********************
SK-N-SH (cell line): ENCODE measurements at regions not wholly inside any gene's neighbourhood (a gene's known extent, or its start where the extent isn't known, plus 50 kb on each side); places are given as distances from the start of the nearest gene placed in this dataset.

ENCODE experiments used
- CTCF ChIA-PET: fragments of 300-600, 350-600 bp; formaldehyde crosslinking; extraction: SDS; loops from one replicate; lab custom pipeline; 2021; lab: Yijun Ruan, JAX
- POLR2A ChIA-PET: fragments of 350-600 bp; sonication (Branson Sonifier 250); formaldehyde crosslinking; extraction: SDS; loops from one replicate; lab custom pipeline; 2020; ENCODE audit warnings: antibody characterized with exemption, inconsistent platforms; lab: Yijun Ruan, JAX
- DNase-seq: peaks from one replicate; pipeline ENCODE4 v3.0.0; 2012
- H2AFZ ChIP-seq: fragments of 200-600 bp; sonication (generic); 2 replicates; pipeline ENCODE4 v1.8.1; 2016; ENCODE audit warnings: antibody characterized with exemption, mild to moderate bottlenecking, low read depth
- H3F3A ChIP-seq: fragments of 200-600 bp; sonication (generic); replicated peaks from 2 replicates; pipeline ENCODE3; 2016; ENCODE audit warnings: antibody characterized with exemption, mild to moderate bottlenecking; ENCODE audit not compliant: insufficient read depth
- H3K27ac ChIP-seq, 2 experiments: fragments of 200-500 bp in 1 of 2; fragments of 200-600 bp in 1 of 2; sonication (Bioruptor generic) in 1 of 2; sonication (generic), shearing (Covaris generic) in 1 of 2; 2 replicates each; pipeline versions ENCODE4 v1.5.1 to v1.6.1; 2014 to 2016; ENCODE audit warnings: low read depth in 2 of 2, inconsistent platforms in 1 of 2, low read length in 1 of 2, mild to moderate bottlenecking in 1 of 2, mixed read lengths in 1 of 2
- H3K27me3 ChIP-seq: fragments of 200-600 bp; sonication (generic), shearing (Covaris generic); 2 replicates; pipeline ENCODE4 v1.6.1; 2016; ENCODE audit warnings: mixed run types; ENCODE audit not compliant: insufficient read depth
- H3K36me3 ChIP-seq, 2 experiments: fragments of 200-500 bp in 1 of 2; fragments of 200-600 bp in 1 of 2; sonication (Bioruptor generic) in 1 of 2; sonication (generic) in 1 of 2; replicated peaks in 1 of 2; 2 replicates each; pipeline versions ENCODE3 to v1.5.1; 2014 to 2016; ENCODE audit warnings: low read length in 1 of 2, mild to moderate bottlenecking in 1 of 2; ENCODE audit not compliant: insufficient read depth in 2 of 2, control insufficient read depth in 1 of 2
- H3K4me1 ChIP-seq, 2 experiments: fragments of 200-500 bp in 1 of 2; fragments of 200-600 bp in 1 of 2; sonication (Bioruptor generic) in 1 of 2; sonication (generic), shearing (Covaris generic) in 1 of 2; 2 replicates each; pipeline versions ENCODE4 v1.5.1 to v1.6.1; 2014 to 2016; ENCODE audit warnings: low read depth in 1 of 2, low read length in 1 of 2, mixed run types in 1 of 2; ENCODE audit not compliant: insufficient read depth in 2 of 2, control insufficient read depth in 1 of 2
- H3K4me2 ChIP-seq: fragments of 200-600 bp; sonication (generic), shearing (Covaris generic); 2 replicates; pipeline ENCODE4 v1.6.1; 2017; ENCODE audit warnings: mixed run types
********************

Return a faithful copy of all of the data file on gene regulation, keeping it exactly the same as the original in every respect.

SK-N-SH (cell line): ENCODE measurements at regions not wholly inside any gene's neighbourhood (a gene's known extent, or its start where the extent isn't known, plus 50 kb on each side); places are given as distances from the start of the nearest gene placed in this dataset.

ENCODE experiments used
- CTCF ChIA-PET: fragments of 300-600, 350-600 bp; formaldehyde crosslinking; extraction: SDS; loops from one replicate; lab custom pipeline; 2021; lab: Yijun Ruan, JAX
- POLR2A ChIA-PET: fragments of 350-600 bp; sonication (Branson Sonifier 250); formaldehyde crosslinking; extraction: SDS; loops from one replicate; lab custom pipeline; 2020; ENCODE audit warnings: antibody characterized with exemption, inconsistent platforms; lab: Yijun Ruan, JAX
- DNase-seq: peaks from one replicate; pipeline ENCODE4 v3.0.0; 2012
- H2AFZ ChIP-seq: fragments of 200-600 bp; sonication (generic); 2 replicates; pipeline ENCODE4 v1.8.1; 2016; ENCODE audit warnings: antibody characterized with exemption, mild to moderate bottlenecking, low read depth
- H3F3A ChIP-seq: fragments of 200-600 bp; sonication (generic); replicated peaks from 2 replicates; pipeline ENCODE3; 2016; ENCODE audit warnings: antibody characterized with exemption, mild to moderate bottlenecking; ENCODE audit not compliant: insufficient read depth
- H3K27ac ChIP-seq, 2 experiments: fragments of 200-500 bp in 1 of 2; fragments of 200-600 bp in 1 of 2; sonication (Bioruptor generic) in 1 of 2; sonication (generic), shearing (Covaris generic) in 1 of 2; 2 replicates each; pipeline versions ENCODE4 v1.5.1 to v1.6.1; 2014 to 2016; ENCODE audit warnings: low read depth in 2 of 2, inconsistent platforms in 1 of 2, low read length in 1 of 2, mild to moderate bottlenecking in 1 of 2, mixed read lengths in 1 of 2
- H3K27me3 ChIP-seq: fragments of 200-600 bp; sonication (generic), shearing (Covaris generic); 2 replicates; pipeline ENCODE4 v1.6.1; 2016; ENCODE audit warnings: mixed run types; ENCODE audit not compliant: insufficient read depth
- H3K36me3 ChIP-seq, 2 experiments: fragments of 200-500 bp in 1 of 2; fragments of 200-600 bp in 1 of 2; sonication (Bioruptor generic) in 1 of 2; sonication (generic) in 1 of 2; replicated peaks in 1 of 2; 2 replicates each; pipeline versions ENCODE3 to v1.5.1; 2014 to 2016; ENCODE audit warnings: low read length in 1 of 2, mild to moderate bottlenecking in 1 of 2; ENCODE audit not compliant: insufficient read depth in 2 of 2, control insufficient read depth in 1 of 2
- H3K4me1 ChIP-seq, 2 experiments: fragments of 200-500 bp in 1 of 2; fragments of 200-600 bp in 1 of 2; sonication (Bioruptor generic) in 1 of 2; sonication (generic), shearing (Covaris generic) in 1 of 2; 2 replicates each; pipeline versions ENCODE4 v1.5.1 to v1.6.1; 2014 to 2016; ENCODE audit warnings: low read depth in 1 of 2, low read length in 1 of 2, mixed run types in 1 of 2; ENCODE audit not compliant: insufficient read depth in 2 of 2, control insufficient read depth in 1 of 2
- H3K4me2 ChIP-seq: fragments of 200-600 bp; sonication (generic), shearing (Covaris generic); 2 replicates; pipeline ENCODE4 v1.6.1; 2017; ENCODE audit warnings: mixed run types